Slowly but surely, Cuba is reopening to U.S. travelers. For more than five decades the country has been closed off to Americans, but with the lifting of restrictions by the Obama administration, the two nations have begun to normalize relations at long last. Now, many people are eager to visit the Caribbean nation themselves and learn what it has to offer. Amongst them are eager adventure travelers who are looking to add yet another destination to their passport.
But what exactly does Cuba have to offer the adventurous traveler? Here are seven great experiences that can be had there.
Climb Pico Turquino
For those who are looking to stretch their legs, and take in some spectacular views, a hike to the summit of Pico Turquino may be just what the doctor ordered. The mountain is the tallest peak on the island, stretching 6476 feet into the air. There are two routes to the top, both of which take 2-3 days to complete, depending on your level of fitness and how fast you want to hike. It is possible to climb the mountain at any time of the year, but for the best possible experience, try to go during the dry season between October and May.
Surf the Coastline
Cuba isn't well known for its opportunities for surfers, but there are still plenty of nice waves to catch nonetheless. The most consistent surfing experience can be found along the country's eastern seaboard, where tropical lows create nice swells from August through mid-November. After that, the best conditions can be found on the north side of the island from December to March. The surf scene in Cuba is still relatively small, but it is growing. Expect a lot of opportunities to arise as more travelers visit and a surf-infrasctructure is established.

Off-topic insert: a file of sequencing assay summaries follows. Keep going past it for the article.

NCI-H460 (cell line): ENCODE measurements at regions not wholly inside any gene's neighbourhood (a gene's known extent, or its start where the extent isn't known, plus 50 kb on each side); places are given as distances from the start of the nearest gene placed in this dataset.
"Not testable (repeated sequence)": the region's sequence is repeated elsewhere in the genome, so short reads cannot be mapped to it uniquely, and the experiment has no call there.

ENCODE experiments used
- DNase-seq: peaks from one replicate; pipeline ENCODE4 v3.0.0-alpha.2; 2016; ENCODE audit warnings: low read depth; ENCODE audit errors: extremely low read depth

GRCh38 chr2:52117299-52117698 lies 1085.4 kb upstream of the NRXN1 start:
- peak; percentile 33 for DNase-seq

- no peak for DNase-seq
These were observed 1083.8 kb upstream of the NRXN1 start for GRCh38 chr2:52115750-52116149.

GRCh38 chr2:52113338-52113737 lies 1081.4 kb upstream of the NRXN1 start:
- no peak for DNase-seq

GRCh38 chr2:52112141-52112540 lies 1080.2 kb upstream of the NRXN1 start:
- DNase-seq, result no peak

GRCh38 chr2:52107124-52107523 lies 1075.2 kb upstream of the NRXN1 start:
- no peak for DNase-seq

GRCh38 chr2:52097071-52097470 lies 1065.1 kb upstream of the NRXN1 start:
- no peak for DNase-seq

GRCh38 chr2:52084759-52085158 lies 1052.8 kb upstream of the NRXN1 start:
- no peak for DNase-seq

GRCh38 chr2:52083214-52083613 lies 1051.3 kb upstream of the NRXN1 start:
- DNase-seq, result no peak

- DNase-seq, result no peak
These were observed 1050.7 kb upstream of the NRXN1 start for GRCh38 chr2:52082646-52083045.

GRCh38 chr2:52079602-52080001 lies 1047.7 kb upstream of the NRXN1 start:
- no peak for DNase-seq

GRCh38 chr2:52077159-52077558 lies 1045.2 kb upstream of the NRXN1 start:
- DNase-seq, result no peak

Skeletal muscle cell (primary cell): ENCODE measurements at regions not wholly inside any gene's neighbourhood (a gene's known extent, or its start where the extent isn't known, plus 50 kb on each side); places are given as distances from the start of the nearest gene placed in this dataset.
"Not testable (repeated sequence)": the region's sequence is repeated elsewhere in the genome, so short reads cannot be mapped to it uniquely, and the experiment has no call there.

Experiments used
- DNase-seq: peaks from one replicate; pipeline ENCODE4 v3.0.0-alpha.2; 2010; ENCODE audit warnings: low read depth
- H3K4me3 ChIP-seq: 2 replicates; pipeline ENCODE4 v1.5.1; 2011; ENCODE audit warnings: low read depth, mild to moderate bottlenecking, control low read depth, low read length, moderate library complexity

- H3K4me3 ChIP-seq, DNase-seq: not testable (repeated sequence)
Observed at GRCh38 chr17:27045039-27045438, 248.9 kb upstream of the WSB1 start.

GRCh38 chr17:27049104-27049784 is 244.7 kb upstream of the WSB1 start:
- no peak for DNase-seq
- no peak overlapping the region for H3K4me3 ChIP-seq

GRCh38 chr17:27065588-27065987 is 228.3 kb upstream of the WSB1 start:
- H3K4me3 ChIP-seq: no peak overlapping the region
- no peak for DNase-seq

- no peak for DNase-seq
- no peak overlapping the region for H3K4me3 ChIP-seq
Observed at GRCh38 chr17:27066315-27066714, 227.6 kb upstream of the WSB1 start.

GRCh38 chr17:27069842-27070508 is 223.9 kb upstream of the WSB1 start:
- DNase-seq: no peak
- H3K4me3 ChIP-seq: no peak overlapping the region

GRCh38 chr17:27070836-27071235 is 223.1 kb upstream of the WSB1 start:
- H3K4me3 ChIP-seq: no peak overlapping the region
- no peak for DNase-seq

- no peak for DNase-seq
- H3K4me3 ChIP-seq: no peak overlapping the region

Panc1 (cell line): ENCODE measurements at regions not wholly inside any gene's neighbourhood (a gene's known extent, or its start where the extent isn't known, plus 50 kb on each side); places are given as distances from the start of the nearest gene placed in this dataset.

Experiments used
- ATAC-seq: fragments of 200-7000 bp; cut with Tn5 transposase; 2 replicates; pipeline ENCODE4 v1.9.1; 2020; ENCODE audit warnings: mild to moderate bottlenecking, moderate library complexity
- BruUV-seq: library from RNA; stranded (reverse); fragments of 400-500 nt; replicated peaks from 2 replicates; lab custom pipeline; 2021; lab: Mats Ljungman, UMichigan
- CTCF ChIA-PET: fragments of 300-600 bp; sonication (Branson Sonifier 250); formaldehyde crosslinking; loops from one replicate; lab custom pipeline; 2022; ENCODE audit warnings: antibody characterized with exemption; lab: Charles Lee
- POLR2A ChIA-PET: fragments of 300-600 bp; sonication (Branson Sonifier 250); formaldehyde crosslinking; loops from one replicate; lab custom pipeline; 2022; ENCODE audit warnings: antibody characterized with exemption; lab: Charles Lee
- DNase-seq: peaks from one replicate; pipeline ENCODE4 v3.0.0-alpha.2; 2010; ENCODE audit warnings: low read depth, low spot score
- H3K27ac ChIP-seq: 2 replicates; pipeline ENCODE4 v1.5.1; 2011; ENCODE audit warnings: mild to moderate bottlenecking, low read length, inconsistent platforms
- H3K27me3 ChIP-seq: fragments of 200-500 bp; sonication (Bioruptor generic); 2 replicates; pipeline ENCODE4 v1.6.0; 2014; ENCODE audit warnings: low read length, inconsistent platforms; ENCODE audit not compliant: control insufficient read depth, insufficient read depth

Take a Cycling Tour
Bikes are still a very popular mode of transportation in Cuba, with locals and foreign visitors alike choosing to ride all over the island. Not only is this a great way to explore everything that the country has to offer in terms of natural beauty, it is also a wonderful way to interact with the islanders as well. Canadian travel company G Adventures even offers an eight day itinerary that allows travelers to cycle a large loop that begins and ends in Havana, but visits such destinations as La Palma, Viñales, and Soroa along the way.
Cuba is well known for being a great spot to go snorkeling. In fact, it has many areas that offer great coral reefs to explore, as well as varied sea life to encounter. Whether you're a complete beginner or an experienced snorkeler, you'll find plenty to love in the waters just offshore. The absolute best places are found on the expansive north and south shores, where the marine life is bright, colorful, and plentiful.
Try Scuba Diving Instead
For those who prefer to go further under the surface of the ocean, the scuba diving scene in Cuba is top notch as well. This gives travelers a chance to explore the pristine reef system more closely, including the spectacular Jardines de la Reina, a remote archipelago in the southern part of the country that remains virtually untouched by man. But if you'd like to make that dive, you had better plan well in advance. Just 1200 people are allowed to visit in any given year.
Visit Parque Nacional Alejandro de Humboldt
Designated as a UNESCO World Heritage Site in 2001, the famous Parque Nacional Alejandro de Humboldt is a true paradise for wildlife lovers. It is home to not only 16 species of plants that are found only in Cuba, but also an array of parrots, hummingbirds, lizards, and the rare Cuban solenodon. Thickly forested and featuring numerous rivers, the park is said to be the most humid place on the island. That means if you do intend to visit, dress appropriately and bring plenty of water.
Take a Sailing Adventure
Cuba has long been a sailing destination, dating back to when the Spanish first arrived in the 16th century. Today, that nautical tradition continues, with even massive cruise ships making stops at the country's ports of call. But for a truly adventurous sailing experience, leave those massive ships behind and charter a boat from one of 20 marinas or nautical centers located around the island. Then set out to explore the entire Cuban coastline – with the exception of the Bay of Pigs – as well as the numerous small islands that are also considered to be part of the country.
These are just a few examples of some of the opportunities for adventure that exist in Cuba. As with most Caribbean destinations, there is a heavy emphasis on water sports, but there truly is something for just about everyone.